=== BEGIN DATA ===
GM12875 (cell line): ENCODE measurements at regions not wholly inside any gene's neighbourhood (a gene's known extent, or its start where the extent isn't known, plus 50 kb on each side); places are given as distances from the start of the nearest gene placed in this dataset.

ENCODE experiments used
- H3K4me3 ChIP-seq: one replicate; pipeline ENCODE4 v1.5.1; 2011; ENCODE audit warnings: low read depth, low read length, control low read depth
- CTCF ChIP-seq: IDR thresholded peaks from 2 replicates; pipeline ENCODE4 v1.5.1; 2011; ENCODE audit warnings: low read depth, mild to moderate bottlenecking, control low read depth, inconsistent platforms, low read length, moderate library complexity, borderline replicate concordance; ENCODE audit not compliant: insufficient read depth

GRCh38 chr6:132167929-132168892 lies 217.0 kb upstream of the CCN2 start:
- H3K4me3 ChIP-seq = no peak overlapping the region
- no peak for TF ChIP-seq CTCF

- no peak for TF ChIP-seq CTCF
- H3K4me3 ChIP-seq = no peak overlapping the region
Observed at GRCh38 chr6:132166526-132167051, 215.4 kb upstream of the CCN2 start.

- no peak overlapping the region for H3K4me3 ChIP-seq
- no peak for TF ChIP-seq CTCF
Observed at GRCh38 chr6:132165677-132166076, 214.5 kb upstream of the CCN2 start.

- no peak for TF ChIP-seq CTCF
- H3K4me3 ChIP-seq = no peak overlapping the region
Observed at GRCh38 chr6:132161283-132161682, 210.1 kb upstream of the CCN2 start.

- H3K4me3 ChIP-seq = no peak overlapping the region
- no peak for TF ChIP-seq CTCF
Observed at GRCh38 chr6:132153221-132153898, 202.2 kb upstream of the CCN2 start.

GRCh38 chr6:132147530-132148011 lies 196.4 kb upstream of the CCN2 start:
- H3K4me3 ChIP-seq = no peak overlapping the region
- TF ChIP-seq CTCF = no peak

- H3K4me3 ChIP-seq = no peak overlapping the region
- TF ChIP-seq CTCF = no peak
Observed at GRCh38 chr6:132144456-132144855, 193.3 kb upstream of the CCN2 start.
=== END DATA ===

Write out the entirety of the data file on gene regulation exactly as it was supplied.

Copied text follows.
GM12875 (cell line): ENCODE measurements at regions not wholly inside any gene's neighbourhood (a gene's known extent, or its start where the extent isn't known, plus 50 kb on each side); places are given as distances from the start of the nearest gene placed in this dataset.

ENCODE experiments used
- H3K4me3 ChIP-seq: one replicate; pipeline ENCODE4 v1.5.1; 2011; ENCODE audit warnings: low read depth, low read length, control low read depth
- CTCF ChIP-seq: IDR thresholded peaks from 2 replicates; pipeline ENCODE4 v1.5.1; 2011; ENCODE audit warnings: low read depth, mild to moderate bottlenecking, control low read depth, inconsistent platforms, low read length, moderate library complexity, borderline replicate concordance; ENCODE audit not compliant: insufficient read depth

GRCh38 chr6:132167929-132168892 lies 217.0 kb upstream of the CCN2 start:
- H3K4me3 ChIP-seq = no peak overlapping the region
- no peak for TF ChIP-seq CTCF

- no peak for TF ChIP-seq CTCF
- H3K4me3 ChIP-seq = no peak overlapping the region
Observed at GRCh38 chr6:132166526-132167051, 215.4 kb upstream of the CCN2 start.

- no peak overlapping the region for H3K4me3 ChIP-seq
- no peak for TF ChIP-seq CTCF
Observed at GRCh38 chr6:132165677-132166076, 214.5 kb upstream of the CCN2 start.

- no peak for TF ChIP-seq CTCF
- H3K4me3 ChIP-seq = no peak overlapping the region
Observed at GRCh38 chr6:132161283-132161682, 210.1 kb upstream of the CCN2 start.

- H3K4me3 ChIP-seq = no peak overlapping the region
- no peak for TF ChIP-seq CTCF
Observed at GRCh38 chr6:132153221-132153898, 202.2 kb upstream of the CCN2 start.

GRCh38 chr6:132147530-132148011 lies 196.4 kb upstream of the CCN2 start:
- H3K4me3 ChIP-seq = no peak overlapping the region
- TF ChIP-seq CTCF = no peak

- H3K4me3 ChIP-seq = no peak overlapping the region
- TF ChIP-seq CTCF = no peak
Observed at GRCh38 chr6:132144456-132144855, 193.3 kb upstream of the CCN2 start.